TID candidates debate water, power issues

jholland@modbee.comOctober 10, 2013 

Candidates for the Turlock Irrigation District board talked Thursday night about assuring the future water supply – and about a break in the power supply one weekend last year that still is controversial.

The Latino Community Roundtable held a forum in Turlock for the four candidates running for two seats in the Nov.5 election.

Incumbent Ron Macedo faces Darrel Monroe in an area from south Turlock to the Merced River. Incumbent Joe Alamo is challenged by Dan Agundez in the northwest part of the district.

The blackout affected only about 50 customers, but it went on for 45 hours as TID management tried without success to reach its line crews. Some people speculated that a still-going contract dispute had something to do with it.

Monroe, a retired TID ditch tender, said wives of the linemen long had complained about their long hours.

“I believe these guys were just overworked,” he said. “It was getting unsafe.”

Monroe said the private company later hired to back up the TID crews is costing the district too much money.

Macedo and Alamo defended the contractor as a way to assure that the power stays on.

Agundez, who worked for 40 years in the Pacific Gas & Electric Co. power system, also opposes using the contractor.

“We have a local work force that’s really qualified to do the job,” he said.

The rest of the forum, which drew about 75 people to the Turlock Chamber of Commerce office, dealt mostly with water issues.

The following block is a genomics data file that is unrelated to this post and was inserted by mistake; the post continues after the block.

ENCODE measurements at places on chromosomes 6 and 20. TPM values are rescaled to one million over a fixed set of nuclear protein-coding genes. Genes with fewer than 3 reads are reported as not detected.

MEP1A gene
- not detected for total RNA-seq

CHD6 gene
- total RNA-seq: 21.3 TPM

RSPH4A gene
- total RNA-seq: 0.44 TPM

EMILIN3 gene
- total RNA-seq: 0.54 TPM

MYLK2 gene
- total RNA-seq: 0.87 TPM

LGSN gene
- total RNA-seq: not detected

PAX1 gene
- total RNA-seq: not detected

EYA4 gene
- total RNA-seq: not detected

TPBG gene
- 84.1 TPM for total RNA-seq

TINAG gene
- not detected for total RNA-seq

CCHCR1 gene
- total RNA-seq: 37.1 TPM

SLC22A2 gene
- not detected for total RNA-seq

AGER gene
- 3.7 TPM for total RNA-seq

Alamo, a dairy farmer, said he would fight a state proposal to boost flows in the Tuolumne River at the expense of irrigators.

“It’s going to affect our citizens and our community,” he said. “I’m going to do everything I can as a board member to stop that water grab they’re trying to have.”

Macedo, an almond grower, agreed. “We’re getting our message out,” he said. “We’re showing how sustainable we are and how important water is to this area.”

Agundez said the water “belongs to the citizens of this valley, the farmers, yourselves.”

He also said the district needs to take a deeper look into whether its use of groundwater is depleting private wells.

Monroe said the TID needs to reduce the amount of pumping it does early in the irrigation season, when more river water is available.

Alamo said the district has monitored groundwater for about 90 years, and some parts of it have a water table so high that it has to be pumped so crops can be grown.

Macedo also defended the groundwater management.

“With our current flood irrigation system, we recharge more water than we take out,” he said.

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